In 1919, women in Germany were allowed to vote for the first time. 100 years later, International Women’s Day becomes a public holiday in Berlin. And even if actual equality has still not been achieved: These rights, which we take for granted today, have only been won by women in the last 100 years.
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1. Women can vote
Women’s suffrage recently celebrated its 100th anniversary. On 30. November 1918, the Reichswahlgesetz (Imperial Election Act) came into force in Germany, granting women the right to vote and stand for election for the first time.
On 19. January 1919: Elections were held for the constitutional German National Assembly and women were able to vote and be elected for the first time in Germany. 300 women ran for office, 37 of whom made it into the German National Assembly. With a total of 423 deputies at the time, this resulted in a female quota of almost 9 percent. Incidentally, most of the female members of parliament were members of the SPD. In 1933, women lost the right to vote again until the end of the Third Reich in 1945.
2. Women are allowed to manage their own property
In 1958, the Law on Equal Rights for Men and Women came into force in the Federal Republic of Germany. Now, at least, the husband no longer had the last word in all marital matters. Until then, he managed the assets brought into the marriage by his wife, the interest accruing from them, and the salary his wife earned. From 1958, women were entitled to open their own bank accounts and thus decide about their own money.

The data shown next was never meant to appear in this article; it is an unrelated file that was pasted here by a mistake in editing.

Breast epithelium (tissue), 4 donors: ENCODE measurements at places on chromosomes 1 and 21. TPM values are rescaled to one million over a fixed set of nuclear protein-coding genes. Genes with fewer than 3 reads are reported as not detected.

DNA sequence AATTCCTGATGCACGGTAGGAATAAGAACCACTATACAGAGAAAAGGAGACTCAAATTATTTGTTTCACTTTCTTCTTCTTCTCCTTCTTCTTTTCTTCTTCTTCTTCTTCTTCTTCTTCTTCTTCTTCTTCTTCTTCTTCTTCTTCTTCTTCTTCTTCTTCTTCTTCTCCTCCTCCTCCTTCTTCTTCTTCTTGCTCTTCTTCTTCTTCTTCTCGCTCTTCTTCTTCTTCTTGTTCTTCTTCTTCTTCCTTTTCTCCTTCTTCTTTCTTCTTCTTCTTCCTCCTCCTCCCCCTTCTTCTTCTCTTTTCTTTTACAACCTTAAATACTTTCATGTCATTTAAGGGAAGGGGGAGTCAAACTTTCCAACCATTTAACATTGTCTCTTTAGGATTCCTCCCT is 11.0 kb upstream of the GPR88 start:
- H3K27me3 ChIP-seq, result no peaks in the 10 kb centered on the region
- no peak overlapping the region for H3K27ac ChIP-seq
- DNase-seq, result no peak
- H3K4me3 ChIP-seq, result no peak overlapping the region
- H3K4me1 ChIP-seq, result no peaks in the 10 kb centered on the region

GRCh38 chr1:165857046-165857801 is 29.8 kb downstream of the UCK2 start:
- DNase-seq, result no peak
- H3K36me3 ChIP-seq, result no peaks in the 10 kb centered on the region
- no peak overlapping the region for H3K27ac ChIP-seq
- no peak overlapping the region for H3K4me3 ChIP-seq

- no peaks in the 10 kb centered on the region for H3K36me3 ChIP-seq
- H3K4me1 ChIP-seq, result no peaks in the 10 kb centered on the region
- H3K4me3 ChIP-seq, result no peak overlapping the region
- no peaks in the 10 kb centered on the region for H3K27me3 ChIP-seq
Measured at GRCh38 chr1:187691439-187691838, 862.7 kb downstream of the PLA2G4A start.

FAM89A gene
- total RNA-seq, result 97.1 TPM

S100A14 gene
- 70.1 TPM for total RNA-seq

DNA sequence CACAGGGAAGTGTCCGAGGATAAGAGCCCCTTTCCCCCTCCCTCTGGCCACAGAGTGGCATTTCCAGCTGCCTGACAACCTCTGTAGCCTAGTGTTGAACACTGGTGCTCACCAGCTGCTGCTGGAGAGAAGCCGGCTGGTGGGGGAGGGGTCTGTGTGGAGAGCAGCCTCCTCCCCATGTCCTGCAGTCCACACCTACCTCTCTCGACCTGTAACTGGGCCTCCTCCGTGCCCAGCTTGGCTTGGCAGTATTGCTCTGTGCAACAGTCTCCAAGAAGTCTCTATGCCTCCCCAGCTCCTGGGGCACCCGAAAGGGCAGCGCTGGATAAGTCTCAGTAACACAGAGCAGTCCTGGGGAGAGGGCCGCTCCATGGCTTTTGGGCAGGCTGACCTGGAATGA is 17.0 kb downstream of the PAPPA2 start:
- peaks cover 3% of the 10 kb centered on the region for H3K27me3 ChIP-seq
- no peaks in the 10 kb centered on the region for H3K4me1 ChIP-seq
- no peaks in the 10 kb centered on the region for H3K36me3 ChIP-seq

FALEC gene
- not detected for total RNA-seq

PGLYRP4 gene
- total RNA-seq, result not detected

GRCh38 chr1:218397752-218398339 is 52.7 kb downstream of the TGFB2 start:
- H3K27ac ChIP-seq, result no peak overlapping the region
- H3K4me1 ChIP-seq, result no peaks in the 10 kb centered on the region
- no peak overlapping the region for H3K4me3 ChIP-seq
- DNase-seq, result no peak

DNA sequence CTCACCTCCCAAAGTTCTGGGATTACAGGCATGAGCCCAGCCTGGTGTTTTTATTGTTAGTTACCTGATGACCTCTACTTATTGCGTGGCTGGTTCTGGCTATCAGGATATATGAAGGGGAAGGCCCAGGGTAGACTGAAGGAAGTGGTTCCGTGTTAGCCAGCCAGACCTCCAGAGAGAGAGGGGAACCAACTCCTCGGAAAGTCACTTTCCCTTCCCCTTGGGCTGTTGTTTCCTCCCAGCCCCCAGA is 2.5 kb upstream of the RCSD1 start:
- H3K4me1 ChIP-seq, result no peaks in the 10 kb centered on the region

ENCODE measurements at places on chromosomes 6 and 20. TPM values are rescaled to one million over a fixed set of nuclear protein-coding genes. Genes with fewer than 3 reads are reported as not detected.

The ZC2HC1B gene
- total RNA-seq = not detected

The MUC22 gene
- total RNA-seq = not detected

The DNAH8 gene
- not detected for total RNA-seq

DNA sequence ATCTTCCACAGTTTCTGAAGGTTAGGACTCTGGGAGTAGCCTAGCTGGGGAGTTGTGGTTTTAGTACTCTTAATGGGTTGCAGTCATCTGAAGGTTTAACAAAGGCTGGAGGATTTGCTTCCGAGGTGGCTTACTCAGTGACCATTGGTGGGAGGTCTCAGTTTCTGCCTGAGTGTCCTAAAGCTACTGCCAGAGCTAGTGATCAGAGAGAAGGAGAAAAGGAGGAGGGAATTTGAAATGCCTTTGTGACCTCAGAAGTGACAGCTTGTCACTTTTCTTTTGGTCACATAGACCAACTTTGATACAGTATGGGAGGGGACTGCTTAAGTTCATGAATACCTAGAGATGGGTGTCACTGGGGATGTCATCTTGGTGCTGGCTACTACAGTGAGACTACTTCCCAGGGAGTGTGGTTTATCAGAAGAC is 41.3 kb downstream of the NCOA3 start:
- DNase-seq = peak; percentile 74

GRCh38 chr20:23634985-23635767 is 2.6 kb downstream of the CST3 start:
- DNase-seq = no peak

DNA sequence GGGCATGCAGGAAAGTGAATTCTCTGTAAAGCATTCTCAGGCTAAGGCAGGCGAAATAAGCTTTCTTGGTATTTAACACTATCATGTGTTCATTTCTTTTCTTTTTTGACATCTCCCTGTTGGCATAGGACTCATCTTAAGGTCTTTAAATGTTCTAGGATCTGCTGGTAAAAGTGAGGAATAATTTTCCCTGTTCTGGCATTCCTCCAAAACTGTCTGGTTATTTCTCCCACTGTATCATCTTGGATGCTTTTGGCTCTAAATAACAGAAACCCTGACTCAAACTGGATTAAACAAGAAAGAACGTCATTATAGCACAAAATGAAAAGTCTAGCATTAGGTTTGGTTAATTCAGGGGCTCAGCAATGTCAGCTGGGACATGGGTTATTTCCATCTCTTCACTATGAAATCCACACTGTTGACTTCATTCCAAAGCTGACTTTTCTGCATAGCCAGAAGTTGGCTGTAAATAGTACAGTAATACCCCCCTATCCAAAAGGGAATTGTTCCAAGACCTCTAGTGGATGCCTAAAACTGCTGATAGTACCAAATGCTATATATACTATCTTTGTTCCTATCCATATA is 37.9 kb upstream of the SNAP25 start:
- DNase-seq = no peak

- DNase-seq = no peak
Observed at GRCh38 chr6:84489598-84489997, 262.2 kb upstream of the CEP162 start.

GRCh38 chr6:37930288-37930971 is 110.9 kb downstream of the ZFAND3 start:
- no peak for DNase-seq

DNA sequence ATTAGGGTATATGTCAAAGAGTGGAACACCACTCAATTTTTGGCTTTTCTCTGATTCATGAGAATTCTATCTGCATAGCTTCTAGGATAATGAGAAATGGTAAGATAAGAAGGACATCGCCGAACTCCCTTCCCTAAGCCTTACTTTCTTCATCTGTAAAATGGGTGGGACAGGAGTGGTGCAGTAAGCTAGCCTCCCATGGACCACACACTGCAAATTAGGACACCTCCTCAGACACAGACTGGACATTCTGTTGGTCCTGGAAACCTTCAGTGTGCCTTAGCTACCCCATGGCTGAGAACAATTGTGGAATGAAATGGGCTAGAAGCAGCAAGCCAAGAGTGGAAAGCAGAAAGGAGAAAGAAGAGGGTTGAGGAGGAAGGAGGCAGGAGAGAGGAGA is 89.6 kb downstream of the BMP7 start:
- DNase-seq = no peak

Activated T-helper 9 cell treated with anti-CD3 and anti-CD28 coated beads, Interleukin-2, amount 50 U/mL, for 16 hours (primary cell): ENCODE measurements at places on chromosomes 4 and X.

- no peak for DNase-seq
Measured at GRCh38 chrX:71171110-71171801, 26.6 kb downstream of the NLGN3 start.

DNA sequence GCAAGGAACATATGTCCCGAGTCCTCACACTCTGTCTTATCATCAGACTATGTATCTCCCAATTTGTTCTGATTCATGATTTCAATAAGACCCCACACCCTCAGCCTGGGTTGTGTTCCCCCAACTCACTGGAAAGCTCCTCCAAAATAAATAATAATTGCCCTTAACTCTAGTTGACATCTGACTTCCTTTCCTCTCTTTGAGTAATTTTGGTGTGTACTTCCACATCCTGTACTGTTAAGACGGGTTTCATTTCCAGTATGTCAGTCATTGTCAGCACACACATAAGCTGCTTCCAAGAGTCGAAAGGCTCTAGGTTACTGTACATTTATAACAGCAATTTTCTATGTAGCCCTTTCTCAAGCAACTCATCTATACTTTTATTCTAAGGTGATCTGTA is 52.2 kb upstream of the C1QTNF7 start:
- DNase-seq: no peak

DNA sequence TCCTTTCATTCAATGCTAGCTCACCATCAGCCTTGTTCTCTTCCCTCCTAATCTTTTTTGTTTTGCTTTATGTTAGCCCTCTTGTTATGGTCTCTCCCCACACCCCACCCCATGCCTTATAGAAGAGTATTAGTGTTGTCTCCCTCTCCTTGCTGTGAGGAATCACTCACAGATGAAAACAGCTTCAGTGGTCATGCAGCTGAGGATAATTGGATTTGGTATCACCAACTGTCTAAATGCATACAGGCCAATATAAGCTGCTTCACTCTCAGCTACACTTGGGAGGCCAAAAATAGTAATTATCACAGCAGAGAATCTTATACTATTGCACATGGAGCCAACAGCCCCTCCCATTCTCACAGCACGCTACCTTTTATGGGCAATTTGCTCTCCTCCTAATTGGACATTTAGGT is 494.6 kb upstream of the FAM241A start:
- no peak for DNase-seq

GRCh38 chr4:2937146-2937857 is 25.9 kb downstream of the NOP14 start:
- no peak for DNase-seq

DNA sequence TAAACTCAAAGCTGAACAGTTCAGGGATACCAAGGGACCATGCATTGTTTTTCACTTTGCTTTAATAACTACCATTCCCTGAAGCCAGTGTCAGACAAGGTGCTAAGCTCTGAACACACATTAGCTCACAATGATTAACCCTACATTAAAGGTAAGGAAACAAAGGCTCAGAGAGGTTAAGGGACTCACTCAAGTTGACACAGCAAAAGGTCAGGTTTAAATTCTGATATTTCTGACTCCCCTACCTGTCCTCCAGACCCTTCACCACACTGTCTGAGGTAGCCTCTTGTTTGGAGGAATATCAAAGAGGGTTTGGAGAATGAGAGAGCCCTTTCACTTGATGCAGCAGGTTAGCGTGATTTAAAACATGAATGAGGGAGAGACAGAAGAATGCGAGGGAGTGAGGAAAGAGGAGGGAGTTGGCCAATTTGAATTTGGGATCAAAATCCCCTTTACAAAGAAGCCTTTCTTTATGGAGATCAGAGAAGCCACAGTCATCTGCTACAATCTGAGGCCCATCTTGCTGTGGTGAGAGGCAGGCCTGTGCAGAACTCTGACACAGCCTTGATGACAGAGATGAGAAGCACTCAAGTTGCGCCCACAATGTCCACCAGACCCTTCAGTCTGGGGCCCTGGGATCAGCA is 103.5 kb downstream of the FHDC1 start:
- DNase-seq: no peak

3. Pregnant women and working mothers were protected by law
In the GDR, the "Law on the Protection of Mothers and Children and the Rights of Women" came into force as early as 1950. Women were given five weeks’ leave before and six weeks’ leave after the birth of their child and received benefits equal to the full amount of their wages. The law also stipulated the expansion of state childcare and the promotion of working women. As of 1958, nursing mothers also received a breastfeeding allowance of ten marks for six months. In the mid-1970s, further benefits for mothers were passed, including the paid baby year.
West Germany was much slower in terms of maternity protection. Only after Liesel Kipp-Kaule, a member of parliament for the Social Democratic Party (SPD), pointed out in 1951 that working during pregnancy could endanger mother and baby, was the "Law for the Protection of the Working Mother" passed after much discussion, which came into force in 1952. Since then, women have been allowed to stay at home on full pay for six weeks before and after childbirth, and have been exempt from heavy physical labor, night work and piecework. Female employees could not be dismissed until four months after giving birth.
This law still forms the basis for maternity protection today. Currently, expectant mothers are absolutely prohibited from working six weeks before the birth and eight weeks after the birth, with full pay compensation. In the case of premature and multiple births, mothers must even stay at home for at least twelve weeks after the birth.
4. Women were allowed to go to work without the husband’s permission